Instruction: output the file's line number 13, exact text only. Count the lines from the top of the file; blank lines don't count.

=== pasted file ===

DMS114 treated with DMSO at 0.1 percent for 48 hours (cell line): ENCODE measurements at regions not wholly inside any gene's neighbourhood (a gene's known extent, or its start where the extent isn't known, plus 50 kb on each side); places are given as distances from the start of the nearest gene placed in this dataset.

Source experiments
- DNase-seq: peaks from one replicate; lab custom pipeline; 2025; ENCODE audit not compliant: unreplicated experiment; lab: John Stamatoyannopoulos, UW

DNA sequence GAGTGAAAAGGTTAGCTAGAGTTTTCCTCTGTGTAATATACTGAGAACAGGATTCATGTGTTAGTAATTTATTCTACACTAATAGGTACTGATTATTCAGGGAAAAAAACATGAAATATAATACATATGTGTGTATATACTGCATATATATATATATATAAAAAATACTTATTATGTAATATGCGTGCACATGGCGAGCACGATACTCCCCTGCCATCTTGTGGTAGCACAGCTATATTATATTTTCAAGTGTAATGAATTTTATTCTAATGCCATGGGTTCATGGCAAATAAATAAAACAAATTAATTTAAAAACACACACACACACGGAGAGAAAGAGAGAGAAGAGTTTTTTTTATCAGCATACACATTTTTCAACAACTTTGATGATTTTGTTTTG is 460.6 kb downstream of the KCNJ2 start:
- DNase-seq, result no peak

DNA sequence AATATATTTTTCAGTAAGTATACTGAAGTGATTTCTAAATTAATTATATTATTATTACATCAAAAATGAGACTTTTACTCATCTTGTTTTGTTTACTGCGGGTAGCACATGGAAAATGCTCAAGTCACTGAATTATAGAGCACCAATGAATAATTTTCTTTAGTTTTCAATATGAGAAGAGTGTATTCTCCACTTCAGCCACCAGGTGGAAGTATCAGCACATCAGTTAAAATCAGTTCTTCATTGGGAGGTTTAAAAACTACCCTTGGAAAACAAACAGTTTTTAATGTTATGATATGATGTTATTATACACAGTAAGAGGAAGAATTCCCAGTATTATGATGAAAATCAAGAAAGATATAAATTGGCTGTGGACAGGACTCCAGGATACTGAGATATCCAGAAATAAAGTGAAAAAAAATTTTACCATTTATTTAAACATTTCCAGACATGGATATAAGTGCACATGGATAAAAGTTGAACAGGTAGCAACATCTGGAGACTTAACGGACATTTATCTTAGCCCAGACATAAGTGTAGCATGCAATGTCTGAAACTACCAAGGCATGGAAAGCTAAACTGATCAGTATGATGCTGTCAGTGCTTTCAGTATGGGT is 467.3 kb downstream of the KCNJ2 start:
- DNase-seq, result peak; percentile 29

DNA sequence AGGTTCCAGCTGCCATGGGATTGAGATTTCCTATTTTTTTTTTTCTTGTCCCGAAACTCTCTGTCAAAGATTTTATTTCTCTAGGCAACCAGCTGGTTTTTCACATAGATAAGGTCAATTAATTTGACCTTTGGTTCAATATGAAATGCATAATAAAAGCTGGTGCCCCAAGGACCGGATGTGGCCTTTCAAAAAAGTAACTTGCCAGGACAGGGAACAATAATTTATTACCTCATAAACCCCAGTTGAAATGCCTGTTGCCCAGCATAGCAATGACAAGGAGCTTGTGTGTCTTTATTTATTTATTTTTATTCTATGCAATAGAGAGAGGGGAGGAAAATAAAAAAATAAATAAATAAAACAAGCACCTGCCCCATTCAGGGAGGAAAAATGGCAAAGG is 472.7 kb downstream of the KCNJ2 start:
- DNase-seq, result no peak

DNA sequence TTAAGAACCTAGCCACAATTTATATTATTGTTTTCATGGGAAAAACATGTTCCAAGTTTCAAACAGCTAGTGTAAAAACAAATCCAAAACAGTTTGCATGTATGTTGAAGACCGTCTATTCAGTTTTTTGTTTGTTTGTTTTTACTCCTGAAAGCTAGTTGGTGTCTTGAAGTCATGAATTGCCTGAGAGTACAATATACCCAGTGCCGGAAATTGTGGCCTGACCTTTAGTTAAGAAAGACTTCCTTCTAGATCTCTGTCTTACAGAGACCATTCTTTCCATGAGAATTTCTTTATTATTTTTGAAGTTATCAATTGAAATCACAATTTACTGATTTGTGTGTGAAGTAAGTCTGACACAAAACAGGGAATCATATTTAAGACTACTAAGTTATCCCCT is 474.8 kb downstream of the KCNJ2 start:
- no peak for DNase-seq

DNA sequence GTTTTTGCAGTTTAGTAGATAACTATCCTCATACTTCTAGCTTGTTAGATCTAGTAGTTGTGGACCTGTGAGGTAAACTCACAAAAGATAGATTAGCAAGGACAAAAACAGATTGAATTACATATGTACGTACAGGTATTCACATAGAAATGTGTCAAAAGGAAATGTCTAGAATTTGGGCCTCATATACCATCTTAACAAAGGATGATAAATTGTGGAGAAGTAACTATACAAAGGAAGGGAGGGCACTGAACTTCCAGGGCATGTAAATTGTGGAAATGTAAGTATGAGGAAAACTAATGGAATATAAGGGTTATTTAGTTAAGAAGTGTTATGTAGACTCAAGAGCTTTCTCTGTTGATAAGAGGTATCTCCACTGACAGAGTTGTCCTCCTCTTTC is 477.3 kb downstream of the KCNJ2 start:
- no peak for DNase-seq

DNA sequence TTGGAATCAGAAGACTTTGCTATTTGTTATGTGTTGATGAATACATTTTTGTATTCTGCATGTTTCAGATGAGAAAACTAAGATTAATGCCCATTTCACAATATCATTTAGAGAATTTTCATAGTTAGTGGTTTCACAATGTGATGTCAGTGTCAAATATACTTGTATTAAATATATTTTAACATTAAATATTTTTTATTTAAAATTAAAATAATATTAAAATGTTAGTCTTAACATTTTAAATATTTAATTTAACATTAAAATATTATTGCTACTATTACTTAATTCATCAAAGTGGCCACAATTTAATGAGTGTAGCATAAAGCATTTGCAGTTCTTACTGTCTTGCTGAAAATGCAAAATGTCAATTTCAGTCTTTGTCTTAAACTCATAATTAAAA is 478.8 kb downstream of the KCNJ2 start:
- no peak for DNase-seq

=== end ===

- no peak for DNase-seq